In today’s Post, our fearless senator offers what he deems to be a plausible, sound solution to the agonizing decline of the daily print newspaper. As the editor of a print-only newspaper and a curmudgeonly ol’ crank of a conservative with serious delusions of romanticism, I am more than sympathetic, and seriously hope that we see a resurgence in print newspaper output, readership, and quality, whether it relies on or spurns the Internet. Thus, it was with open-minded interest I read Sen. Cardin’s opinion today, in which he defends his Newspaper Revitalization Act, under the auspices of which newspapers could “operate under 501(c)(3) status for educational purposes, similar to public broadcasters.”
How silly I was to give a Maryland Democrat serving in the great morass of amorality and state-philia! An excerpt:
Under this arrangement, newspapers would not be allowed to make political endorsements but would be permitted to freely report on all issues, including political campaigns. They would be able to editorialize and take positions on issues affecting their communities. Advertising and subscription revenue would be tax-exempt, and contributions to support coverage or operations could be tax-deductible.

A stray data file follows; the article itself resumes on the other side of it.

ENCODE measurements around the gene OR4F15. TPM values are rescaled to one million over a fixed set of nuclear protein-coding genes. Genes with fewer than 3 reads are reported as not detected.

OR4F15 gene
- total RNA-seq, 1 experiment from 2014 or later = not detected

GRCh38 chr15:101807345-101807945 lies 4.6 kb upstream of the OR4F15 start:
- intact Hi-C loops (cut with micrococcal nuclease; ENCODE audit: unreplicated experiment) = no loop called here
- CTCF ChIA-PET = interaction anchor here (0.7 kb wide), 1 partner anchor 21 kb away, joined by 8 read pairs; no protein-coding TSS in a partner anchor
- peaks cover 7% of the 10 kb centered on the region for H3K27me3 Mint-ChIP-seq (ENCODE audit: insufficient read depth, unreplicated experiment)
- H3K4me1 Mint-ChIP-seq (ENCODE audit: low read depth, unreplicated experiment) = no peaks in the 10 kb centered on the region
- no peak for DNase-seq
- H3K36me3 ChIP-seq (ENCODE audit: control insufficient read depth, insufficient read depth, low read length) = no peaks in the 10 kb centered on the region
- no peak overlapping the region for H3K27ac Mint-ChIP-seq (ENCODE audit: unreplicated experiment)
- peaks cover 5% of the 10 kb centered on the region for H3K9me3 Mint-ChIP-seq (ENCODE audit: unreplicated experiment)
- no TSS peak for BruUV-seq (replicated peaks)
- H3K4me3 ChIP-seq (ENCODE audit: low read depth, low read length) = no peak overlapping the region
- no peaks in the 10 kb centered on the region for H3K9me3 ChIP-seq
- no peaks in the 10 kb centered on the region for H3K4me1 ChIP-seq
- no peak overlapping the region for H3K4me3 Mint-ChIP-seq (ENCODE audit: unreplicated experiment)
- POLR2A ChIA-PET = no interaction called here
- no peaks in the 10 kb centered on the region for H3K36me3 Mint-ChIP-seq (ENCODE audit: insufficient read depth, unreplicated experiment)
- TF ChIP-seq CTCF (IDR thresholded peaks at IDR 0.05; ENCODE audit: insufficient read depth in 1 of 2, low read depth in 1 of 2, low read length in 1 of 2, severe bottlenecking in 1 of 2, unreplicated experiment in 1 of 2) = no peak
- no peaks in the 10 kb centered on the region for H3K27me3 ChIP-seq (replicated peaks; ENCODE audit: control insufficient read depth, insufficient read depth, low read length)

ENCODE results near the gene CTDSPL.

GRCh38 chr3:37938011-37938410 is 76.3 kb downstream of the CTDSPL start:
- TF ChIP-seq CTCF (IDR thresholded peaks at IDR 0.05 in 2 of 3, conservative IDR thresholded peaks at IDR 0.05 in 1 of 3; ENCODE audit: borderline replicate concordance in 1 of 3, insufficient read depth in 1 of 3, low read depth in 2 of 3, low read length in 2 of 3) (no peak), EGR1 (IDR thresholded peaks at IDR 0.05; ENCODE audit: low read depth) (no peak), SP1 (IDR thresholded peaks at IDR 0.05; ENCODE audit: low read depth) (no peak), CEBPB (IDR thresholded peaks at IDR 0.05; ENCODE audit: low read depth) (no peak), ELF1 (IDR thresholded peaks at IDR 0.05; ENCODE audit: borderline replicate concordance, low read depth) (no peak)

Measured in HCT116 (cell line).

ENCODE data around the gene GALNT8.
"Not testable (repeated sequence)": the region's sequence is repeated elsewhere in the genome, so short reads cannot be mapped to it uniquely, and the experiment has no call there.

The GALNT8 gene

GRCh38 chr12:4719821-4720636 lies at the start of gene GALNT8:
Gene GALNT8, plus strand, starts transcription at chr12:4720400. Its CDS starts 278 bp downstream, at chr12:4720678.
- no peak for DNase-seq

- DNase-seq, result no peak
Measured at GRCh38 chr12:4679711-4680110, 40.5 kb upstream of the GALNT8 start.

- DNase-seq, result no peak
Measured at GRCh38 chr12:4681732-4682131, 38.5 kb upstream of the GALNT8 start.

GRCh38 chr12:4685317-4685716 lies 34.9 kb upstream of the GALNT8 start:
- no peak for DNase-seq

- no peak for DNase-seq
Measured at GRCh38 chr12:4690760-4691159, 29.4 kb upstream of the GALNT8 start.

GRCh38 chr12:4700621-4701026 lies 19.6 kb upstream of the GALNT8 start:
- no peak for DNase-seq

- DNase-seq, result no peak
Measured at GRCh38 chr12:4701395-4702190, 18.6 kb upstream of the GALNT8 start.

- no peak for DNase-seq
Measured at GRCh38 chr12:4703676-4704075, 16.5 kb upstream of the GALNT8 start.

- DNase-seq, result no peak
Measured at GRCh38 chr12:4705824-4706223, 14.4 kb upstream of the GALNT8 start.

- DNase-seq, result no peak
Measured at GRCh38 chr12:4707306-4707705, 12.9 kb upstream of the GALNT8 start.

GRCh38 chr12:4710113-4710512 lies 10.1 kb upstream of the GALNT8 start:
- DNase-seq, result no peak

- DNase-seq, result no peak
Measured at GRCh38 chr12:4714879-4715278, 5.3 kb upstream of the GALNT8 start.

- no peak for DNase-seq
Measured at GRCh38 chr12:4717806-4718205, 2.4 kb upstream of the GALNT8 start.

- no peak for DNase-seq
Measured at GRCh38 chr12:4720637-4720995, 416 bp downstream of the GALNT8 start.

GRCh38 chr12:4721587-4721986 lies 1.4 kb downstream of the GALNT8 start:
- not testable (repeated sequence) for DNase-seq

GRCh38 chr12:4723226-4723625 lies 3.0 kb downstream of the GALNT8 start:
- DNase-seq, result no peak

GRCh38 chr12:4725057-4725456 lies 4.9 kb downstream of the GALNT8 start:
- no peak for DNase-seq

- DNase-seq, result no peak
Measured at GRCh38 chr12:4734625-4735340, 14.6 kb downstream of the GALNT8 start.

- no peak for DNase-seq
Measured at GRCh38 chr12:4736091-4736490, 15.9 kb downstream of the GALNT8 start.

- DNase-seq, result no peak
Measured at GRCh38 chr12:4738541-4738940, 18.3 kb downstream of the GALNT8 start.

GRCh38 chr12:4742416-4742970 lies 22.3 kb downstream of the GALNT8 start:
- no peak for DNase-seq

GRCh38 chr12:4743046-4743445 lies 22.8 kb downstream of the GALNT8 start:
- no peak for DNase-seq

First, we have in our Senate someone so naïve as to think that curbing political endorsements would suffice to prevent de facto endorsements — of specific candidates, parties, or platform planks (“take positions on issues affect their communities” sounds awfully close, at least in some instances, to implicitly endorsing someone). Second, “tax-exempt” is just a libertarian-and-“public do-gooder”-friendly way of saying “bailout,” isn’t it? The journalists’ bailout has arrived!
The measure is targeted at local newspapers serving communities, not large newspaper conglomerates. There is little chance these conglomerates would find such an arrangement appealing because they depend on a revenue stream to remain operational. I want to make clear that this proposal would involve no infusion of federal taxpayer money. In fact, because newspaper profits have fallen in recent years, no substantial loss of federal revenue is expected.
As much as I possibly could get behind this bill, the anti-bigness populist streak in me certainly support this; however, the idea of letting government extend its hand deeper into the pants of the Fourth Estate terrifies me. The media consensus, far from being part of some vast, conspiratorial “liberal media,” is that of the status quo, of the Establishment. Ragtag local papers may, I willingly grant, be less inclined to accept the status quo, particularly at the federal level, given the physical distance separating Capitol Hill from Starke County, IN, but allowing local media to slip under the covers with Uncle Sam is just plain dirty.